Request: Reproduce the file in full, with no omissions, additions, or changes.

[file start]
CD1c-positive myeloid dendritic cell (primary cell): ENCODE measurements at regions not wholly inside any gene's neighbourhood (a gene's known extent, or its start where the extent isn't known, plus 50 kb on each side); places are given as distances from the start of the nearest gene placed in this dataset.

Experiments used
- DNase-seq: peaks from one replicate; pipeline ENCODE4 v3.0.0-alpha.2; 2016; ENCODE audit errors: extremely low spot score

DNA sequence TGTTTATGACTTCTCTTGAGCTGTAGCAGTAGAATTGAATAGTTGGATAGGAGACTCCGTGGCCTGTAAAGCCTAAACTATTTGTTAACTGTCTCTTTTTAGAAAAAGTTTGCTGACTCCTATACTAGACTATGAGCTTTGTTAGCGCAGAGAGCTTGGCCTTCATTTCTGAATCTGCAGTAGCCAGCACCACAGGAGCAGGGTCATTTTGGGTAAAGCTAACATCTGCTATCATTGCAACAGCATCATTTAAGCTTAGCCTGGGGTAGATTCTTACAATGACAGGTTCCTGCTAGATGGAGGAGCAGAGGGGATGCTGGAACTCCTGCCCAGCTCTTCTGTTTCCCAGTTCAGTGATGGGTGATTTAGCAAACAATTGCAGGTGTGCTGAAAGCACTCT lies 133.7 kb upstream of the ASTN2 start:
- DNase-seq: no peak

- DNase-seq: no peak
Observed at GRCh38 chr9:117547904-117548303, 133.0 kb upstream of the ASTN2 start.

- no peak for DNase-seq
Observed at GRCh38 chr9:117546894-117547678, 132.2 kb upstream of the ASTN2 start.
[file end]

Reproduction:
CD1c-positive myeloid dendritic cell (primary cell): ENCODE measurements at regions not wholly inside any gene's neighbourhood (a gene's known extent, or its start where the extent isn't known, plus 50 kb on each side); places are given as distances from the start of the nearest gene placed in this dataset.

Experiments used
- DNase-seq: peaks from one replicate; pipeline ENCODE4 v3.0.0-alpha.2; 2016; ENCODE audit errors: extremely low spot score

DNA sequence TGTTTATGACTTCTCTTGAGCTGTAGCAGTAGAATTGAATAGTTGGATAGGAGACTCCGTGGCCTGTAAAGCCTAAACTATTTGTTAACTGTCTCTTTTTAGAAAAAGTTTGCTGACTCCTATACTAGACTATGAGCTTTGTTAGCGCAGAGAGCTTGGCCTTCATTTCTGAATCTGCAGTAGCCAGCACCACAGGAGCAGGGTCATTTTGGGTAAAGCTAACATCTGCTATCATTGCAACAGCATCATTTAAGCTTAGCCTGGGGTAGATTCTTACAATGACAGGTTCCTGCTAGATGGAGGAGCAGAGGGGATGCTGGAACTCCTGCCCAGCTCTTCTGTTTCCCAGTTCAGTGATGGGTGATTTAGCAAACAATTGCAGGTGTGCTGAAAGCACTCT lies 133.7 kb upstream of the ASTN2 start:
- DNase-seq: no peak

- DNase-seq: no peak
Observed at GRCh38 chr9:117547904-117548303, 133.0 kb upstream of the ASTN2 start.

- no peak for DNase-seq
Observed at GRCh38 chr9:117546894-117547678, 132.2 kb upstream of the ASTN2 start.